The policy creates a roadmap for the government's so-called march-in rights, which have never been used before. They would allow the government to grant additional licenses to third parties for products developed using federal funds if the original patent holder does not make them available to the public on reasonable terms.

Under the draft roadmap, seen by Reuters, the government will consider factors including whether only a narrow set of patients can afford the drug, and whether drugmakers are exploiting a health or safety issue by hiking prices.

"We'll make it clear that when drug companies won't sell taxpayer funded drugs at reasonable prices, we will be prepared to allow other companies to provide those drugs for less," White House adviser Lael Brainard said on a press call.


In April, Société Générale economist Albert Edwards released a scathing note saying he hadn’t seen anything like the current levels of corporate greed in his four decades working in finance. He said companies were using the war in Ukraine as an excuse to hike prices in search of profits.

“The end of Greedflation must surely come. Otherwise, we may be looking at the end of capitalism,” Edwards wrote. “This is a big issue for policymakers that simply cannot be ignored any longer.”


In a tense game of chicken, remarkable for its mix of petulance and audacity, congressional Republicans are threatening to halt U.S. aid to Ukraine—guaranteeing a Russian breakthrough and possible victory in that war—unless Democrats help pass a bill that all but locks down America’s Southern border.

If the impasse isn’t resolved by the end of next week, when Congress goes on recess until the new year, the Ukrainian army could run out of ammunition. President Joe Biden could resupply the arsenal from U.S. stockpiles without legislative approval, but the move would be temporary, and the signal sent—that Ukraine, and by implication other allies, can no longer count on U.S. support in a pinch—could be a holiday cork-popper for Russian President Vladimir Putin and all of our other adversaries.


“The temporary restraining order granted by the Travis County district judge purporting to allow an abortion to proceed will not insulate hospitals, doctors or anyone else from civil and criminal liability for violating Texas’ abortion laws,” Paxton said in a statement shortly after the judge’s decision. “This includes first degree felony prosecutions…and civil penalties of not less than $100,000 for each violation.

Paxton added, ominously: “The [judge’s temporary restraining order] will expire long before the statute of limitations for violating Texas’ abortion laws expires.”


...All available evidence indicates that the Democrats are becoming a more culture war–focused, economically moderate party — except, that is, for what Democratic politicians actually say and do.

That the Democrats have remained stubbornly focused on progressive economic reform has been apparent for a while now. But in a new paper, “Bridging the Blue Divide: The Democrats’ New Metro Coalition and the Unexpected Prominence of Redistribution,” the Yale political scientist Jacob Hacker and his colleagues quantify that resilient commitment.


“Wisconsin voters have been awaiting accountability for three years, and it is beyond time to hold those who perpetrated this scheme responsible for their actions,” explained Jeff Mandell, an attorney for the Law Forward firm that brought the suit. “This settlement agreement provides one piece of that accountability and helps ensure that a similar effort to subvert our democracy will never happen again.”

But just one piece. The threat these people pose to fair elections has not gone away.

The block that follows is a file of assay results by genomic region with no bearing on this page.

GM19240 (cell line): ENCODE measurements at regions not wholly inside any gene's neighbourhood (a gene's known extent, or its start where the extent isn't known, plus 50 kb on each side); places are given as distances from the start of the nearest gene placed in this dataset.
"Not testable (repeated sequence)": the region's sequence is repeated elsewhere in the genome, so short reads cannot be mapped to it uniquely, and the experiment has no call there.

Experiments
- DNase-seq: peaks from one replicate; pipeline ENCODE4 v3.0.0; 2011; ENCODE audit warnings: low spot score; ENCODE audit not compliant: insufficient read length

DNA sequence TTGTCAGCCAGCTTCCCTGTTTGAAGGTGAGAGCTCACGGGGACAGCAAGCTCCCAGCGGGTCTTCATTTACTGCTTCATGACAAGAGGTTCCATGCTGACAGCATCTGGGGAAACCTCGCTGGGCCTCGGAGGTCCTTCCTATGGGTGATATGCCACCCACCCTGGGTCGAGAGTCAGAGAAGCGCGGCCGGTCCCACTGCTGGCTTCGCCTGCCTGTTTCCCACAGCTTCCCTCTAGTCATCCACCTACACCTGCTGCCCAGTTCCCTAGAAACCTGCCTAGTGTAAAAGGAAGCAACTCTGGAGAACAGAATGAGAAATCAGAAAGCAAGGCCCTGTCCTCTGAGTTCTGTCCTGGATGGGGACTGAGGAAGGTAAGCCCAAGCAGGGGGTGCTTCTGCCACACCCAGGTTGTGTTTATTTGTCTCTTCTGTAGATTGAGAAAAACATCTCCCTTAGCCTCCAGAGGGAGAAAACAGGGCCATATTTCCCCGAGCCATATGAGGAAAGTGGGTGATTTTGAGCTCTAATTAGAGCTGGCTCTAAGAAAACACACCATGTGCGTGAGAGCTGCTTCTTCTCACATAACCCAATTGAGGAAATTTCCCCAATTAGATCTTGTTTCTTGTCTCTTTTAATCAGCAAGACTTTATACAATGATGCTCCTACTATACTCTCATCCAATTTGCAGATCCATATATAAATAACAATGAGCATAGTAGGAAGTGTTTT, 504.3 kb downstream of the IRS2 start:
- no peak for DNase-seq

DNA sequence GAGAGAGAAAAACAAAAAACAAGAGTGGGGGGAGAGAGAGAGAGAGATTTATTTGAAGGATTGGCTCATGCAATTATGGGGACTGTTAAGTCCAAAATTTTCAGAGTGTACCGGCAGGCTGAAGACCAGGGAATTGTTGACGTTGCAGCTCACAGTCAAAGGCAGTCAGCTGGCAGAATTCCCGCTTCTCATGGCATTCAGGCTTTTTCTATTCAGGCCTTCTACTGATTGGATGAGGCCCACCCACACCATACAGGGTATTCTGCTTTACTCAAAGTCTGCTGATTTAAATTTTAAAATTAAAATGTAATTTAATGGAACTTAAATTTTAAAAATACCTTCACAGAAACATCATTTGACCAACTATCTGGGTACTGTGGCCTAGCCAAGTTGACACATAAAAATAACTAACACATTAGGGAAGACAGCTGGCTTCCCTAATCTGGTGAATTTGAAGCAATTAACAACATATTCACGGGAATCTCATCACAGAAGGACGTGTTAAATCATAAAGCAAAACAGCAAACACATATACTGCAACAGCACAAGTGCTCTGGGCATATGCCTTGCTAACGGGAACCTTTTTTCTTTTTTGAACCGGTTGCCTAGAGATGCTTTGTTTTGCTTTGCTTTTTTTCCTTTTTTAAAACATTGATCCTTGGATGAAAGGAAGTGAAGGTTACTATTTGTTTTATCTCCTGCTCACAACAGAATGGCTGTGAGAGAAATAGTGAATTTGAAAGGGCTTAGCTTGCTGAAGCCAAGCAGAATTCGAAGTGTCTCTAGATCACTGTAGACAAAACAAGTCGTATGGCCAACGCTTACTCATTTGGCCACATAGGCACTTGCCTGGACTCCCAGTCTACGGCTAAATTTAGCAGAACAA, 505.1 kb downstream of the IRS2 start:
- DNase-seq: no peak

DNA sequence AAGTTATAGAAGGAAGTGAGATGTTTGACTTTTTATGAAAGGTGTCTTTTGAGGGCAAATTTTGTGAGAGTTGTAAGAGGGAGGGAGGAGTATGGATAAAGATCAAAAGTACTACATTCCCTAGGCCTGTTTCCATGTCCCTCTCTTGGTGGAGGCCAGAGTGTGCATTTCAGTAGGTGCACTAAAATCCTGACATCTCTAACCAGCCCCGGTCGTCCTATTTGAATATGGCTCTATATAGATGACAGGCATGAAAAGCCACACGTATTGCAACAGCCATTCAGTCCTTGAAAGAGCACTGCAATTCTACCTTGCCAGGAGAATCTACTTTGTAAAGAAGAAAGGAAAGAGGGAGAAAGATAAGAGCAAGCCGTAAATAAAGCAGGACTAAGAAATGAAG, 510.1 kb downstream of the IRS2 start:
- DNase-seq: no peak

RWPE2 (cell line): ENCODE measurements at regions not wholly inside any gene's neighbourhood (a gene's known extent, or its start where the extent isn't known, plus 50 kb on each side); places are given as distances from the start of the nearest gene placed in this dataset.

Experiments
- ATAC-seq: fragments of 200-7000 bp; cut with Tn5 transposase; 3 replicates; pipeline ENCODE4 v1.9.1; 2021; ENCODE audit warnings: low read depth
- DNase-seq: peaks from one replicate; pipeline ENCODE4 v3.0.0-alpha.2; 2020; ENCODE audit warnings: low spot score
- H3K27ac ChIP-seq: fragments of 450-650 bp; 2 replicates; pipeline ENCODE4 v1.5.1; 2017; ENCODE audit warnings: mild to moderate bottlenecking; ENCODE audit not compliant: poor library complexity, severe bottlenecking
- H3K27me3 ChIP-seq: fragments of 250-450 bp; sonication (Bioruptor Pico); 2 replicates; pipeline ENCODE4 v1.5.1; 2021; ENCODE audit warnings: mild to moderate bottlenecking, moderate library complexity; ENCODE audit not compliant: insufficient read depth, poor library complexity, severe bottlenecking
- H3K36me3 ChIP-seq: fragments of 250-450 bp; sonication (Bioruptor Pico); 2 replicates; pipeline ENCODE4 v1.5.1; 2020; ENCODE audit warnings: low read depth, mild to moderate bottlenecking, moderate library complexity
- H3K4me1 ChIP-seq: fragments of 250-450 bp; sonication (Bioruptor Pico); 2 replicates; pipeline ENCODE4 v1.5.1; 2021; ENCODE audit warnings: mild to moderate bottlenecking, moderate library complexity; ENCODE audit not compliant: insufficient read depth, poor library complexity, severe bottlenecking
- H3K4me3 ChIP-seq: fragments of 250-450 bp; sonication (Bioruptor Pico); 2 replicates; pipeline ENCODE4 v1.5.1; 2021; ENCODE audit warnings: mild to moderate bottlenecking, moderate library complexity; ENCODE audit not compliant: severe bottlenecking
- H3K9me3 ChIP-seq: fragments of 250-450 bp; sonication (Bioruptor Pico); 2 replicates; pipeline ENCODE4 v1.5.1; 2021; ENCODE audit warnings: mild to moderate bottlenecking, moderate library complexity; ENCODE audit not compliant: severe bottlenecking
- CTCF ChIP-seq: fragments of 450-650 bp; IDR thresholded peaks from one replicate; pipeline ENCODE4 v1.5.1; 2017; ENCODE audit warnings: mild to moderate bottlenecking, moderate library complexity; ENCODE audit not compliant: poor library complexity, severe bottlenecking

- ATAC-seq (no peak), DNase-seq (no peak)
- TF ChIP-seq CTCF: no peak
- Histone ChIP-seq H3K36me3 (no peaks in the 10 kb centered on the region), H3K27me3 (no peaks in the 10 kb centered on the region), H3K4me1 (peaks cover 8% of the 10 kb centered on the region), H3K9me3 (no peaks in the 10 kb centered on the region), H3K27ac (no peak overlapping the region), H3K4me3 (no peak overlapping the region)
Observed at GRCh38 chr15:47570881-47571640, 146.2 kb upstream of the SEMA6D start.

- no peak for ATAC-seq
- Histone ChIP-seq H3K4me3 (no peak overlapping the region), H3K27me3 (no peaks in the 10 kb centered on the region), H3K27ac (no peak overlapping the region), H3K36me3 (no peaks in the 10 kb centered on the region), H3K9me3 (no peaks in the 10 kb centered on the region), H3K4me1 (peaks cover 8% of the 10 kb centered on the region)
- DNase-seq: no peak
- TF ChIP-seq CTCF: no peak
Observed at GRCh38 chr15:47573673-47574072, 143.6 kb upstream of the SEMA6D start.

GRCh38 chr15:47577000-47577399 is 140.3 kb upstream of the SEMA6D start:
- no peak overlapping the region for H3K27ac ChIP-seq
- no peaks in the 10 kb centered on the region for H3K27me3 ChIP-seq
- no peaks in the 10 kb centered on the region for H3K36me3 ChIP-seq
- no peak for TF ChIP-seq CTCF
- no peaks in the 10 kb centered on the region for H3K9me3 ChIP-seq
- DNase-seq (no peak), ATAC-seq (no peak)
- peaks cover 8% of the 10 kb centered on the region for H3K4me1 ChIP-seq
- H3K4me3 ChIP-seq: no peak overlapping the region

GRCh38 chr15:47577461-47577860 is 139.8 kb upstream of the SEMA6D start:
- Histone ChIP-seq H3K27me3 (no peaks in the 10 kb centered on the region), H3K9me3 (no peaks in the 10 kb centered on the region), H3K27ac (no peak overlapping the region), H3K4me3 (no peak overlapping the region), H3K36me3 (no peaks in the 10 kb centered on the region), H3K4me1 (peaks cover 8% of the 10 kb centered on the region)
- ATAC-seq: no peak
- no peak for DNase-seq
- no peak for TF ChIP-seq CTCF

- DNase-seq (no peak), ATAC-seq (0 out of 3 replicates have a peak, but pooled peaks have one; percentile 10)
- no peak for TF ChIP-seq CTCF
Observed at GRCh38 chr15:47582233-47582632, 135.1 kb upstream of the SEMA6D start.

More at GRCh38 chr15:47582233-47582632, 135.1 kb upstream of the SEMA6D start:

For instance, one of the fake electors, Milwaukee County Republican activist Robert Spindell, still serves on the Wisconsin Election Commission, thanks to an appointment by Wisconsin State Senate Majority Leader Devin LeMahieu, R-Oostburg. This means he helps administer elections in a state whose last presidential election he deliberately tried to sabotage.


Social Security benefits are a perennial target for cuts because the program faces a long-run shortfall. Some lawmakers and opinion leaders mistakenly portray the program’s benefits as lavish. The fact is, benefits are modest and workers have earned them by paying into Social Security — protecting themselves and their families if they retire, become disabled, or die. Here are five key facts that policymakers need to keep in mind....


Here’s a Hollywood ending that President Joe Biden wants to bring to life: an incumbent facing tough polling numbers and questions about his advanced age overcomes a brash opponent to win a second term at the White House.

With strikes by writers and actors now over, Biden is beginning to make that pitch to the Southern California set in person. He and first lady Jill Biden plan to attend six fundraising events and meetings between them this weekend in the Los Angeles area, asking some of the glitziest names in town to open their checkbooks for his reelection campaign.

Some of the events will be public and others private over roughly 36 hours in California. But organizers say Biden should raise more this weekend than in any similar time frame since announcing his campaign in April. He may also potentially take in more than any presidential candidate has in greater Los Angeles this far out from Election Day.

“The pent-up excitement, enthusiasm is really unprecedented,” said Jeffrey Katzenberg, a co-founder of DreamWorks Pictures and longtime Democratic presidential fundraiser in Los Angeles, who is one of the Biden campaign’s national co-chairs. “People are excited. They’re mobilized. And they’ve been waiting months to show their support for him.”


“It’s worth noting in this latest 56-page indictment, the only Biden accused of wrongdoing is Hunter. The House Oversight Committee has been at this for years and they have so far not been able to provide any concrete evidence that Joe Biden personally profited from his son Hunter’s overseas business. But they are going to try again with this impeachment inquiry that’s set to start next week.” – Fox News reporter Peter Doocy, this morning on Fox Business.